Get up to speed on the nuances of NoSQL databases and what they mean for your organization This easy to read guide to NoSQL databases provides the type of no-nonsense overview and analysis that you need to learn, including what NoSQL is and which database is right for you. Featuring specific evaluation criteria for NoSQL databases, along with a look into the pros and cons of the most popular options, NoSQL For Dummies provides the fastest and easiest way to dive into the details of this incredible technology. You'll gain an understanding of how to use NoSQL databases for mission-critical enterprise architectures and projects, and real-world examples reinforce the primary points to create an action-oriented resource for IT pros. If you're planning a big data project or platform, you probably already know you need to select a NoSQL database to complete your architecture. But with options flooding the market and updates and add-ons coming at a rapid pace, determining what you require now, and in the future, can be a tall task. This is where NoSQL For Dummies comes in!
* Learn the basic tenets of NoSQL databases and why they have come to the forefront as data has outpaced the capabilities of relational databases * Discover major players among NoSQL databases, including Cassandra, MongoDB, MarkLogic, Neo4J, and others * Get an in-depth look at the benefits and disadvantages of the wide variety of NoSQL database options * Explore the needs of your organization as they relate to the capabilities of specific NoSQL databases Big data and Hadoop get all the attention, but when it comes down to it, NoSQL databases are the engines that power many big data analytics initiatives. With NoSQL For Dummies, you'll go beyond relational databases to ramp up your enterprise's data architecture in no time.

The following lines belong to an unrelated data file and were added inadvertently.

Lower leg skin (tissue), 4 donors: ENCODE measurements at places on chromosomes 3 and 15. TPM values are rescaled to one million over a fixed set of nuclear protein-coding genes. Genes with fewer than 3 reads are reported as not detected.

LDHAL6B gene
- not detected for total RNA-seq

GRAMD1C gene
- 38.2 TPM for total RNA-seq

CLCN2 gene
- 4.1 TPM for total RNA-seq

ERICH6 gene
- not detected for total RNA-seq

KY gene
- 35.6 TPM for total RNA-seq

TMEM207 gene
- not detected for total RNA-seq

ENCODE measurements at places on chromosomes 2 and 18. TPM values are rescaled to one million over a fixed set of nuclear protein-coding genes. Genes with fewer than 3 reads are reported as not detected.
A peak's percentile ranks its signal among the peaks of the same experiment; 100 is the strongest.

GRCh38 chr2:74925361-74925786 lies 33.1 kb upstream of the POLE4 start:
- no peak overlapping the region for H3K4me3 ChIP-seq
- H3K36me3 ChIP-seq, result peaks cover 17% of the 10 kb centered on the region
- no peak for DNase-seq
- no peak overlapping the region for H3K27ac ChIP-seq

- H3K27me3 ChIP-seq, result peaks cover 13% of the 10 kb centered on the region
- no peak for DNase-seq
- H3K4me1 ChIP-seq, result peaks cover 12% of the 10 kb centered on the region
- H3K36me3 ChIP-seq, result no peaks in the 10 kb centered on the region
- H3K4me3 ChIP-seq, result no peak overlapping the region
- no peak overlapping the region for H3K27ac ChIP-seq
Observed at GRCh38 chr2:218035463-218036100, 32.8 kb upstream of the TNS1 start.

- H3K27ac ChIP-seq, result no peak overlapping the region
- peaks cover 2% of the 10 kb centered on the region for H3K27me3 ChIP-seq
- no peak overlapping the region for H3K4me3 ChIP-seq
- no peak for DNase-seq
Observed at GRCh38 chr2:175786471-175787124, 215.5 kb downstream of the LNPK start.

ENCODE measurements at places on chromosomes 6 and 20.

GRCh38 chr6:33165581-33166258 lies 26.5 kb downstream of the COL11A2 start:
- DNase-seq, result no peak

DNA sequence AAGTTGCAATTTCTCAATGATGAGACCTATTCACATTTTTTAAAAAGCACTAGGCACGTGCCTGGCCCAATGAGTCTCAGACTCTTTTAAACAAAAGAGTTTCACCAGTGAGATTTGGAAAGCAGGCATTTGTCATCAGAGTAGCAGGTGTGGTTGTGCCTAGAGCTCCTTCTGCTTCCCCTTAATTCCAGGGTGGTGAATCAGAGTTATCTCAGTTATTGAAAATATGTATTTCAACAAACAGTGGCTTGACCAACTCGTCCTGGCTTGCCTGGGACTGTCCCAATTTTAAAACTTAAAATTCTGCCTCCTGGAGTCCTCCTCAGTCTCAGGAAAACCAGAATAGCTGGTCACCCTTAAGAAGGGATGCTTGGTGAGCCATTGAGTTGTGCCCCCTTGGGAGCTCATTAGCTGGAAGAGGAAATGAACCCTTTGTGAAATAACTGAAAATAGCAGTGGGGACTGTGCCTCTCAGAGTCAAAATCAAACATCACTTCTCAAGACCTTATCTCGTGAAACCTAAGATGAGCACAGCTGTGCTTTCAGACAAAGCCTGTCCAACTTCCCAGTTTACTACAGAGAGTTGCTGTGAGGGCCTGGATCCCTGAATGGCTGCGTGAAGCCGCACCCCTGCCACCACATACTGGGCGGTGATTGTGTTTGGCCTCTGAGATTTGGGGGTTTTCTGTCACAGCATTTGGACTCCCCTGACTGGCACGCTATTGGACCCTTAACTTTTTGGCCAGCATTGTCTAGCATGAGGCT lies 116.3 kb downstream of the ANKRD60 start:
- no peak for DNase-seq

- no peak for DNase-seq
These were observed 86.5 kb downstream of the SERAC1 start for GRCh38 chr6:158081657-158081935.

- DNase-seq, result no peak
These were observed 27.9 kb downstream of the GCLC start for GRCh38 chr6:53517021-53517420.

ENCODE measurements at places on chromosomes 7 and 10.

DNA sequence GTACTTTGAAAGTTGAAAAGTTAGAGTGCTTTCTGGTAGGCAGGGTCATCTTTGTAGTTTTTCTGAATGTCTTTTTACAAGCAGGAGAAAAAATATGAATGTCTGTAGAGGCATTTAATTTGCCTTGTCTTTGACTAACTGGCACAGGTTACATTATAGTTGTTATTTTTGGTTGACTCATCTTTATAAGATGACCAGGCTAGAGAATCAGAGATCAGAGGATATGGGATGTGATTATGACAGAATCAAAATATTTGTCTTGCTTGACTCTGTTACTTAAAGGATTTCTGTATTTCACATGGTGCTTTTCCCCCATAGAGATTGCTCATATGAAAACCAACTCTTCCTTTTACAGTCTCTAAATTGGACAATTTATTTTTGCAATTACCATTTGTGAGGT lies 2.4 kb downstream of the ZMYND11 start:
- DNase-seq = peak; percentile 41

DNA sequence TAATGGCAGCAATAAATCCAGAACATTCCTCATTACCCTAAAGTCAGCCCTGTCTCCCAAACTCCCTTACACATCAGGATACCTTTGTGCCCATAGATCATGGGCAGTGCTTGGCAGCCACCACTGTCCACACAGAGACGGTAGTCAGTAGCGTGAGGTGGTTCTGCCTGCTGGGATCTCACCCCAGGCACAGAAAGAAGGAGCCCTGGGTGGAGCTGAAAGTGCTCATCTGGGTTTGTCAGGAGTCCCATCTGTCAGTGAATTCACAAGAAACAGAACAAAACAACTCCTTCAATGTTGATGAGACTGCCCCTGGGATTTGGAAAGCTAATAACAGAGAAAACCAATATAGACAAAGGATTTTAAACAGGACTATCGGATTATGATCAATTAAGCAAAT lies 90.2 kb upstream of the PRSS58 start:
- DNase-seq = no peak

Adam Fowler is a principal sales engineer with MarkLogic, Inc. He has previously worked for IPK, FileNet, and IBM as well as smaller companies. Adam writes for and runs a popular blog on NoSQL and big data, which is republished on DZone.com. He s a frequent speaker at NoSQL conferences.
Introduction 1 Part I: Getting Started with NoSQL 5 Chapter 1: Introducing NoSQL: The Big Picture 7 Chapter 2: NoSQL Database Design and Terminology 27 Chapter 3: Evaluating NoSQL 59 Part II: Key-Value Stores 95 Chapter 4: Common Features of Key-Value Stores 97 Chapter 5: Key-Value Stores in the Enterprise 105 Chapter 6: Key-Value Use Cases 111 Chapter 7: Key-Value Store Products 117 Chapter 8: Riak and Basho 133 Part III: Bigtable Clones 139 Chapter 9: Common Features of Bigtables 141 Chapter 10: Bigtable in the Enterprise 153 Chapter 11: Bigtable Use Cases 165 Chapter 12: Bigtable Products 171 Chapter 13: Cassandra and DataStax 193 Part IV: Document Databases 199 Chapter 14: Common Features of Document Databases 201 Chapter 15: Document Databases in the Enterprise 213 Chapter 16: Document Database Use Cases 221 Chapter 17: Document Database Products 233 Chapter 18: MongoDB 251 Part V: Graph and Triple Stores 257 Chapter 19: Common Features of Triple and Graph Stores 259 Chapter 20: Triple Stores in the Enterprise 275 Chapter 21: Triple Store Use Cases 283 Chapter 22: Triple Store Products 293 Chapter 23: Neo4j and Neo Technologies 309 Part VI: Search Engines 315 Chapter 24: Common Features of Search Engines 317 Chapter 25: Search Engines in the Enterprise 327 Chapter 26: Search Engine Use Cases 335 Chapter 27: Types of Search Engines 341 Chapter 28: Elasticsearch 353 Part VII: Hybrid NoSQL Databases 359 Chapter 29: Common Hybrid NoSQL Features 361 Chapter 30: Hybrid Databases in the Enterprise 369 Chapter 31: Hybrid NoSQL Database Use Cases 375 Chapter 32: Hybrid NoSQL Database Products 381 Chapter 33: MarkLogic 389 Part VIII: The Part of Tens 399 Chapter 34: Ten Advantages of NoSQL over RDBMS 401 Chapter 35: Ten NoSQL Misconceptions 407 Chapter 36: Ten Reasons Developers Love NoSQL 413 Index 419